In a new paper, recently published in the open access journal PLOSONEBenjamin Mako Hill and I build on new research in survey methodology to describe a method for estimating bias in opt-in surveys of contributors to online communities. We use the technique to re-evaluate the most widely cited estimate of the gender gap in Wikipedia.

A series of studies have shown that Wikipedia’s editor-base is overwhelmingly male. This extreme gender imbalance threatens to undermine Wikipedia’s capacity to produce high quality information from a full range of perspectives. For example, many articles on topics of particular interest to women tend to be under-produced or of poor quality.

Given the open and often anonymous nature of online communities, measuring contributor demographics is a challenge. Most demographic data on Wikipedia editors come from “opt-in” surveys where people respond to open, public invitations. Unfortunately, very few people answer these invitations. Results from opt-in surveys are unreliable because respondents are rarely representative of the community as a whole. The most widely-cited estimate from a large 2008 survey by the Wikimedia Foundation (WMF) and UN University in Maastrict (UNU-MERIT) suggested that only 13% of contributors were female. However, the very same survey suggested that less than 40% of Wikipedia’s readers were female. We know, from several reliable sources, that Wikipedia’s readership is evenly split by gender — a sign of bias in the WMF/UNU-MERIT survey.

In our paper, we combine data from a nationally representative survey of the US by the Pew Internet and American Life Project with the opt-in data from the 2008 WMF/UNU-MERIT survey to come up with revised estimates of the Wikipedia gender gap. The details of the estimation technique are in the paper, but the core steps are:

  1. We use the Pew dataset to provide baseline information about Wikipedia readers.
  2. We apply a statistical technique called “propensity scoring” to estimate the likelihood that a US adult Wikipedia reader would have volunteered to participate in the WMF/UNU-MERIT survey.
  3. We follow a process originally developed by Valliant and Dever to weight the WMF/UNU-MERIT survey to “correct” for estimated bias.
  4. We extend this weighting technique to Wikipedia editors in the WMF/UNU data to produce adjusted estimates of the demographics of their sample.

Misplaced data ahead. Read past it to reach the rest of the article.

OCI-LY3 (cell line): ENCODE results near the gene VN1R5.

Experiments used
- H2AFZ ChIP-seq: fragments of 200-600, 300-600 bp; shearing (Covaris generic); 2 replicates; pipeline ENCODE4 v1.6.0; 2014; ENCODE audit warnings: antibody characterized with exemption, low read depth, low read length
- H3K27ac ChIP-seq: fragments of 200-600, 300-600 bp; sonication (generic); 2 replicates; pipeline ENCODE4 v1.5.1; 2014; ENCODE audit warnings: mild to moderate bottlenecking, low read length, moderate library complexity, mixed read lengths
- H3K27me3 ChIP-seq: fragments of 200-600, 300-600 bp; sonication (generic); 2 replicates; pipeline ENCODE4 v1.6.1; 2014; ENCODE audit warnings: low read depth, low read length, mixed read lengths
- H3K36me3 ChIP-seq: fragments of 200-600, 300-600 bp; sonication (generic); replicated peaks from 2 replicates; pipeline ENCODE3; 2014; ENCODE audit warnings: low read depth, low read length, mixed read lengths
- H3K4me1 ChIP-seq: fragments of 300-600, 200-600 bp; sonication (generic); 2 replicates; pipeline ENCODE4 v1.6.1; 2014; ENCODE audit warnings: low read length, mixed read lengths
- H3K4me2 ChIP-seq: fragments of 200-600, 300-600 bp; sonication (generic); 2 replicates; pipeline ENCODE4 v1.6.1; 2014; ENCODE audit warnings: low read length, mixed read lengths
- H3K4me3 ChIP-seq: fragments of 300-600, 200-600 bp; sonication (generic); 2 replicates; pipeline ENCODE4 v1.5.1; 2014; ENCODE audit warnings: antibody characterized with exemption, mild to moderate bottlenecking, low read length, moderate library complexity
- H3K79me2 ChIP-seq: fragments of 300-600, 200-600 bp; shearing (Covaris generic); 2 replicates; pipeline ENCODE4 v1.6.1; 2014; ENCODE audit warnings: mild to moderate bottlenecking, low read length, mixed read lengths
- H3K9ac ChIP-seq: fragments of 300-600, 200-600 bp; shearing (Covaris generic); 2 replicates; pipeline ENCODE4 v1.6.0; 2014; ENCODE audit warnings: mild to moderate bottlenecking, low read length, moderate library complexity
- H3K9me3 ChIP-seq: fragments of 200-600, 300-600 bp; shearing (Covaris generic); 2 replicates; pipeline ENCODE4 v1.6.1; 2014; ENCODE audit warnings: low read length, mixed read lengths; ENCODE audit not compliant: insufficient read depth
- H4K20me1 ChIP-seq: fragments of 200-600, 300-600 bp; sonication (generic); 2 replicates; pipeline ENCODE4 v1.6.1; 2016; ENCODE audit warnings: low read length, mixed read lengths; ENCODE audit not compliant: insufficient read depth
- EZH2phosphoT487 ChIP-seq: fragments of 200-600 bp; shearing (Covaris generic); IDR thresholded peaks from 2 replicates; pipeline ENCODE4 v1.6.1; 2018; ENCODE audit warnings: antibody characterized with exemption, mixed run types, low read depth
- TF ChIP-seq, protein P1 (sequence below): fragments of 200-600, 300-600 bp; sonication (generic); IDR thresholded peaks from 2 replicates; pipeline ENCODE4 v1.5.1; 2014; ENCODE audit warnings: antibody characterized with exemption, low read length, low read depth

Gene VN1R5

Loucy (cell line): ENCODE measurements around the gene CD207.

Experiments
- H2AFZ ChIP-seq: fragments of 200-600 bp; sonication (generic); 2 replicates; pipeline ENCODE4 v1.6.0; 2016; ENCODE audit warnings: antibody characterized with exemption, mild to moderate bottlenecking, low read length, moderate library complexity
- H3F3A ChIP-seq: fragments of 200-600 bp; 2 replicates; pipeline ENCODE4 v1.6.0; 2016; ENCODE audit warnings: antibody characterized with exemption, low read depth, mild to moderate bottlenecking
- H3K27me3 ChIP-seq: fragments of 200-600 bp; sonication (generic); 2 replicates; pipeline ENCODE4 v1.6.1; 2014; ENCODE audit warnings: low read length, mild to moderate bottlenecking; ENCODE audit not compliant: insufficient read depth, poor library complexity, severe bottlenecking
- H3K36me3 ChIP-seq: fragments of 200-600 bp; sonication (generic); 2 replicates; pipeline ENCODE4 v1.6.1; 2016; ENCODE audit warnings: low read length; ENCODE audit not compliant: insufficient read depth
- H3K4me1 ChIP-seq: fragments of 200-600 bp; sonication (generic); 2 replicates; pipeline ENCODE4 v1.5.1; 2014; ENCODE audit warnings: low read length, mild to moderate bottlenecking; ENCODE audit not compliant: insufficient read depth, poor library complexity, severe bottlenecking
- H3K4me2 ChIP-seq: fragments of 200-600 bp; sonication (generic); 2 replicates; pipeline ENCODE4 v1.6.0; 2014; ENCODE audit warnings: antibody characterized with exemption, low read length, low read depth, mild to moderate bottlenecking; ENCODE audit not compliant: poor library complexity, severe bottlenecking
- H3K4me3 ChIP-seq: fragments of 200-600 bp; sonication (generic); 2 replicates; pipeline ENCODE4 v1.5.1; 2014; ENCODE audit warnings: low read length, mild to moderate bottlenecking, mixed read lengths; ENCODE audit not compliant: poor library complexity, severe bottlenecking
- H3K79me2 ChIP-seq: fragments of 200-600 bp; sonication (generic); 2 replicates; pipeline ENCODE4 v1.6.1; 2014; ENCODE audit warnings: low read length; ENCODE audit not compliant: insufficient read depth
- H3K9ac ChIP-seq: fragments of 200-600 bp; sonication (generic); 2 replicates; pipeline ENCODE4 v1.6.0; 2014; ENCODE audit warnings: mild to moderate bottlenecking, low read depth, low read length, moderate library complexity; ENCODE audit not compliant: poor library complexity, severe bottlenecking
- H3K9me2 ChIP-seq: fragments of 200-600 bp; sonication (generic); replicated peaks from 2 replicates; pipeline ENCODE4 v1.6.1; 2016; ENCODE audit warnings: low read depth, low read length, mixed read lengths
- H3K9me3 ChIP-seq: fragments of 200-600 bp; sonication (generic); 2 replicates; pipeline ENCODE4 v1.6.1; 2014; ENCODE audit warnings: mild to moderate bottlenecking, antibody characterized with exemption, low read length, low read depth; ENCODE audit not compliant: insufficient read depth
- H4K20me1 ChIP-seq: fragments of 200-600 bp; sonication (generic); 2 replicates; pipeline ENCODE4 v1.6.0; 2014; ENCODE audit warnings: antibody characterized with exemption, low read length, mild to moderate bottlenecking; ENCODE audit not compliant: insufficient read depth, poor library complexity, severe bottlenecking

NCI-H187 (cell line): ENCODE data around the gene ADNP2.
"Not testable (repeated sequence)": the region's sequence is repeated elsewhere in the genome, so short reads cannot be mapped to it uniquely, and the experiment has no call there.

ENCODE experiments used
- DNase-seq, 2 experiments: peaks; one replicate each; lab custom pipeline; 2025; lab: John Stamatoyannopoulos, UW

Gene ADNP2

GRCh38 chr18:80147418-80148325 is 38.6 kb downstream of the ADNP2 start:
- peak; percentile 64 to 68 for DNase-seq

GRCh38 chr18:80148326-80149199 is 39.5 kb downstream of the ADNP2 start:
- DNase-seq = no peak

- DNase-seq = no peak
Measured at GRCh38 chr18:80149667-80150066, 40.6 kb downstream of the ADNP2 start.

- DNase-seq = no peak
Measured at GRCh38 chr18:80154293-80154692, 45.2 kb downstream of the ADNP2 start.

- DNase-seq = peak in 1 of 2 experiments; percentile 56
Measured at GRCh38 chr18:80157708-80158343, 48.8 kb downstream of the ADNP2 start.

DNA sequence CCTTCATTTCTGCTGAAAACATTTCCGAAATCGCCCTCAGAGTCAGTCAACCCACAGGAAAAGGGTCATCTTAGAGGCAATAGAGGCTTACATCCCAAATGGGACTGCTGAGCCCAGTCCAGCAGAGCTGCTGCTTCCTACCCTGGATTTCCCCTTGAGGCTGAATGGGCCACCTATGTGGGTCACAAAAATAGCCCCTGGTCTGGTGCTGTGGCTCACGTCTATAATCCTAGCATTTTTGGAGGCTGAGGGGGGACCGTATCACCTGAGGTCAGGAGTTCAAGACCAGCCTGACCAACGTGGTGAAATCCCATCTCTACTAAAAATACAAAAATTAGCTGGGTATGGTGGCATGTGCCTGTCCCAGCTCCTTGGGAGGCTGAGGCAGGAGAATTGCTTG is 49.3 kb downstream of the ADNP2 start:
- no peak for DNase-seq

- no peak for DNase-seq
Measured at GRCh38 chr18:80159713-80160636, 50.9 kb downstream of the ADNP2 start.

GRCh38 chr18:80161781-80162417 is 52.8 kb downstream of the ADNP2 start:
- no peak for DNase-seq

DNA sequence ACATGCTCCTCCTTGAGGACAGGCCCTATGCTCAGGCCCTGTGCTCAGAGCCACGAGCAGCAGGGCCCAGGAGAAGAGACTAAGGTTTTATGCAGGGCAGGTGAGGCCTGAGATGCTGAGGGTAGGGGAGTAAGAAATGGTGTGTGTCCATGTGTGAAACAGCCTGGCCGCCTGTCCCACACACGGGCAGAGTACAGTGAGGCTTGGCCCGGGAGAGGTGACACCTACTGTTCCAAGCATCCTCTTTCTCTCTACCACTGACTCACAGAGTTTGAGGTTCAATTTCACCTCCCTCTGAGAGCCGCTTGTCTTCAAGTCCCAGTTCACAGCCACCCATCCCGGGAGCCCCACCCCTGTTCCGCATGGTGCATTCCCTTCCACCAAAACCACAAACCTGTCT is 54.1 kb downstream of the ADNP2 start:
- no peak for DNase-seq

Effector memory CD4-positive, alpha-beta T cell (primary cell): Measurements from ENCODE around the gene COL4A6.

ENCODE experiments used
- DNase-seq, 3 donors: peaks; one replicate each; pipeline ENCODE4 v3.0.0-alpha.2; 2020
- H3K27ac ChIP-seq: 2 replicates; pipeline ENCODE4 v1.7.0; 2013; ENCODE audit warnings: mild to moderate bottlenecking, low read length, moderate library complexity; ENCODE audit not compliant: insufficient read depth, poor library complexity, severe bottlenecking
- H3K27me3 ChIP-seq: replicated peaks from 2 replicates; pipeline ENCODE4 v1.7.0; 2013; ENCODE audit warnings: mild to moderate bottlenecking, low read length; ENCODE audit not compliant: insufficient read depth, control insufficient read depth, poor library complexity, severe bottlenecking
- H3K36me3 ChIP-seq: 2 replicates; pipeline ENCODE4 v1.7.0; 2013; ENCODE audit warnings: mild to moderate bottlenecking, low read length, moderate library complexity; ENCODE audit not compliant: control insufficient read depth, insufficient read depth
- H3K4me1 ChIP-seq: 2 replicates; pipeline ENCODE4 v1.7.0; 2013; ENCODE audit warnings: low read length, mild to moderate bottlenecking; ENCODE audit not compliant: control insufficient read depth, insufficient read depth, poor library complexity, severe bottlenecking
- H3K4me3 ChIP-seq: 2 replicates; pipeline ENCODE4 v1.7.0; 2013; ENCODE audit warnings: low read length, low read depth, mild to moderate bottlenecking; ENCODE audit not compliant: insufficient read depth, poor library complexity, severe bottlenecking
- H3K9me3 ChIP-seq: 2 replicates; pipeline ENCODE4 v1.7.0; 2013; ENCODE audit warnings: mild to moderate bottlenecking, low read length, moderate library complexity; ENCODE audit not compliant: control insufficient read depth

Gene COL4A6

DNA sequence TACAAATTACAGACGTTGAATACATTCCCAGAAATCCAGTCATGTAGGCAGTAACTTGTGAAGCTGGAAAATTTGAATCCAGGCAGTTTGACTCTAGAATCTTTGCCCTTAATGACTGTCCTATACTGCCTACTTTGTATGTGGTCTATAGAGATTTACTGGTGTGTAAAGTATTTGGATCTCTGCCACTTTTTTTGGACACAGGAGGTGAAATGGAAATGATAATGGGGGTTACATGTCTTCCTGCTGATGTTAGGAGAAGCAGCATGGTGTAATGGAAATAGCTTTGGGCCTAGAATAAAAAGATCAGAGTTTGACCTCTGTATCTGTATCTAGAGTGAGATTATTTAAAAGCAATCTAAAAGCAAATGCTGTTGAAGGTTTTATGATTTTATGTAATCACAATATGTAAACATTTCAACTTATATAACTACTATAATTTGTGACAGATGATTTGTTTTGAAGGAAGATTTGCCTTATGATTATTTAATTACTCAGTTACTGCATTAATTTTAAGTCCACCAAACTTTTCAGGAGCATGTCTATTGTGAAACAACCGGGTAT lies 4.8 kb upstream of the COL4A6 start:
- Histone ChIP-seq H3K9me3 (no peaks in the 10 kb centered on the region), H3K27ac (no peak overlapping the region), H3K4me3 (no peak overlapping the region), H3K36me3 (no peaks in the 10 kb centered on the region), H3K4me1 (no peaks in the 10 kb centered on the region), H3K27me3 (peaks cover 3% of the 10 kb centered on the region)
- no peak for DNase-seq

Using this method, we estimate that the proportion of female US adult editors was 27.5% higher than the original study reported (22.7%, versus 17.8%), and that the total proportion of female editors was 26.8% higher (16.1%, versus 12.7%). These findings are consistent with other work showing that opt-in surveys tend to undercount women.

Overall, these results reinforce the basic substantive finding that women are vastly under-represented among Wikipedia editors.

Beyond Wikipedia, our paper describes a method online communities can adopt to estimate contributor demographics using opt-in surveys, but that is more credible than relying entirely on opt-in data. Advertising-intelligence firms like ComScore and Quantcast provide demographic data on the readership of an enormous proportion of websites. With these sources, almost any community can use our method (and source code) to replicate a similar analysis by: (1) surveying a community’s readers (or a random subset) with the same instrument used to survey contributors; (2) combining results for readers with reliable demographic data about the readership population from a credible source; (3) reweighting survey results using the method we describe.

Although our new estimates will not help us us close the gender gap in Wikipedia or address its troubling implications, they give us a better picture of the problem. Additionally, our method offers an improved tool to build a clearer demographic picture of other online communities in general.

Convention Crowd, Chicago. 1912. Library of Congress via Flickr Commons

  1. Kuler (via Liz Gerber) – Adobe-owned site for user-uploaded color combinations. Elegant color combinations can be wonderful tools for data visualization, graphic design, and more. In this case, the names provided for the combinations are more colorful than the combinations.